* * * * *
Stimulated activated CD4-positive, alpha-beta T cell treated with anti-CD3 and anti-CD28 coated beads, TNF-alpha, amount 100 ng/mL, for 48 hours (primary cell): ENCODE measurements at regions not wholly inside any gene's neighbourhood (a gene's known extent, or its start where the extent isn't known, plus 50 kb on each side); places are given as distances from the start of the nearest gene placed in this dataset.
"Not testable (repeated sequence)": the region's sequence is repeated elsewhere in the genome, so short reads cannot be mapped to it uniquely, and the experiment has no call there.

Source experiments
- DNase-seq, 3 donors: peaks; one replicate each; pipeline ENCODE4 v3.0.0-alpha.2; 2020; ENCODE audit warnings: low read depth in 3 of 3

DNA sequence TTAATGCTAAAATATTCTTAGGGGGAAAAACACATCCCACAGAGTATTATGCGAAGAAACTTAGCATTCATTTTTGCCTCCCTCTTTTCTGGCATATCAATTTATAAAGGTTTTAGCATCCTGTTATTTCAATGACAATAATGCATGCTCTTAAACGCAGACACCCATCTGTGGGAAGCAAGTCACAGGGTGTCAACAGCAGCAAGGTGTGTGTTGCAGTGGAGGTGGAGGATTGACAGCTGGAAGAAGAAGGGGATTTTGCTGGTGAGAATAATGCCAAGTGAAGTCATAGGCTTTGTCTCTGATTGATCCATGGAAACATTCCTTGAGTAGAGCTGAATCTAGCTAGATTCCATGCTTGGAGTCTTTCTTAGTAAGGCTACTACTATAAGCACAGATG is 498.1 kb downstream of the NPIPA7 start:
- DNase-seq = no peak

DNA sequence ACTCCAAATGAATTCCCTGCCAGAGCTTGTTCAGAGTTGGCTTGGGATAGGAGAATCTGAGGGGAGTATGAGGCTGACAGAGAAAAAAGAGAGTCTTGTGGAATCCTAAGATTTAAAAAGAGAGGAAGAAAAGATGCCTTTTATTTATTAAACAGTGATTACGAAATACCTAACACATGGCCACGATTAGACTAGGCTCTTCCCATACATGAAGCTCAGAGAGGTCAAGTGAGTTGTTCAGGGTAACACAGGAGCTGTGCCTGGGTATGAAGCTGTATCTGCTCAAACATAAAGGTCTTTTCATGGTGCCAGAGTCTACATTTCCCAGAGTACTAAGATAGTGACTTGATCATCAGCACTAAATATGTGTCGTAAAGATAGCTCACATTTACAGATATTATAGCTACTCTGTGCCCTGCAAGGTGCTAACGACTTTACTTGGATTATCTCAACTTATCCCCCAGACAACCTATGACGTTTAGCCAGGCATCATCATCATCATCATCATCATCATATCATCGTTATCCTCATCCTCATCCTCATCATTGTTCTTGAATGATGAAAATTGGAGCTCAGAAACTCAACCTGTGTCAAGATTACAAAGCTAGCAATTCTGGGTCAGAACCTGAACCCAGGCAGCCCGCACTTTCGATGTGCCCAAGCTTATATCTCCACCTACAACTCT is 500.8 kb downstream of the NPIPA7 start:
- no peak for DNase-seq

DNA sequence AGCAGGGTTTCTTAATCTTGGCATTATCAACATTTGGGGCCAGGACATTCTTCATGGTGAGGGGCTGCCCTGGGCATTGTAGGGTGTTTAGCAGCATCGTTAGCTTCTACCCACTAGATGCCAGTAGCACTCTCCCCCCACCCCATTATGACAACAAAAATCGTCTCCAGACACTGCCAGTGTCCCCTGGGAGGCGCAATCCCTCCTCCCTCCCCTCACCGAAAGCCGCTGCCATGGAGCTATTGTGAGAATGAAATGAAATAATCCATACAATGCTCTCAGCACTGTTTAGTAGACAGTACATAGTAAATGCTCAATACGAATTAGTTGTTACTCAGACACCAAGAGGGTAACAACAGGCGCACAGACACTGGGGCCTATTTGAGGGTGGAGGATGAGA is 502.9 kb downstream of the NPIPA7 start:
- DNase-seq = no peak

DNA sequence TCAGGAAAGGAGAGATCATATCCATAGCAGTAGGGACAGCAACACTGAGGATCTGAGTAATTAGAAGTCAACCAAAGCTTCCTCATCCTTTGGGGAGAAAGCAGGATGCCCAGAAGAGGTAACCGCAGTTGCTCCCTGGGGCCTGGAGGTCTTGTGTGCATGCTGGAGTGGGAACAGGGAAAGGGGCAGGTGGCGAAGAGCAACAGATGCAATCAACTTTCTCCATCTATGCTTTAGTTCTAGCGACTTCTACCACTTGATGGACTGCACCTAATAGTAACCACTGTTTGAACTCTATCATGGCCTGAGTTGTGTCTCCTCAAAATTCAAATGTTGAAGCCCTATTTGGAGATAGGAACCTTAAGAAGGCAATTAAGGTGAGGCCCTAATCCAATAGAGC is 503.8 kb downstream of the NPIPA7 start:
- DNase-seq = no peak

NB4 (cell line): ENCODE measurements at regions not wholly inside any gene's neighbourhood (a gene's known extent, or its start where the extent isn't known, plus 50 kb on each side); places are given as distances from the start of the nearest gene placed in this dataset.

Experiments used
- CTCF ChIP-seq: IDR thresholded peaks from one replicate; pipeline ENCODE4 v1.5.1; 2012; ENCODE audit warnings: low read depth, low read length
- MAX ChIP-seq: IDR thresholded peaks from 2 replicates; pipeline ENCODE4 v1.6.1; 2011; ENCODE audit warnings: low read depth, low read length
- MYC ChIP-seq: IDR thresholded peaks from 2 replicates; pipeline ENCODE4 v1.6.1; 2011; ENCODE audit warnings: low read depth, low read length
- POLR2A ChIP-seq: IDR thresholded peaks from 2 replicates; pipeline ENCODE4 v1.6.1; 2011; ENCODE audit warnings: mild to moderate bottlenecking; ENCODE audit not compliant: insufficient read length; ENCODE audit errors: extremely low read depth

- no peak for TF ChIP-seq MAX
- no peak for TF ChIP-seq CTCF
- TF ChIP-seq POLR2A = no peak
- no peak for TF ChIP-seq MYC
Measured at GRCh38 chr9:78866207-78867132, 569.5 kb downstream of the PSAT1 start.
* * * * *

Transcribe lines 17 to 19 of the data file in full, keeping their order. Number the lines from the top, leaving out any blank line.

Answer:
- MYC ChIP-seq: IDR thresholded peaks from 2 replicates; pipeline ENCODE4 v1.6.1; 2011; ENCODE audit warnings: low read depth, low read length
- POLR2A ChIP-seq: IDR thresholded peaks from 2 replicates; pipeline ENCODE4 v1.6.1; 2011; ENCODE audit warnings: mild to moderate bottlenecking; ENCODE audit not compliant: insufficient read length; ENCODE audit errors: extremely low read depth

- no peak for TF ChIP-seq MAX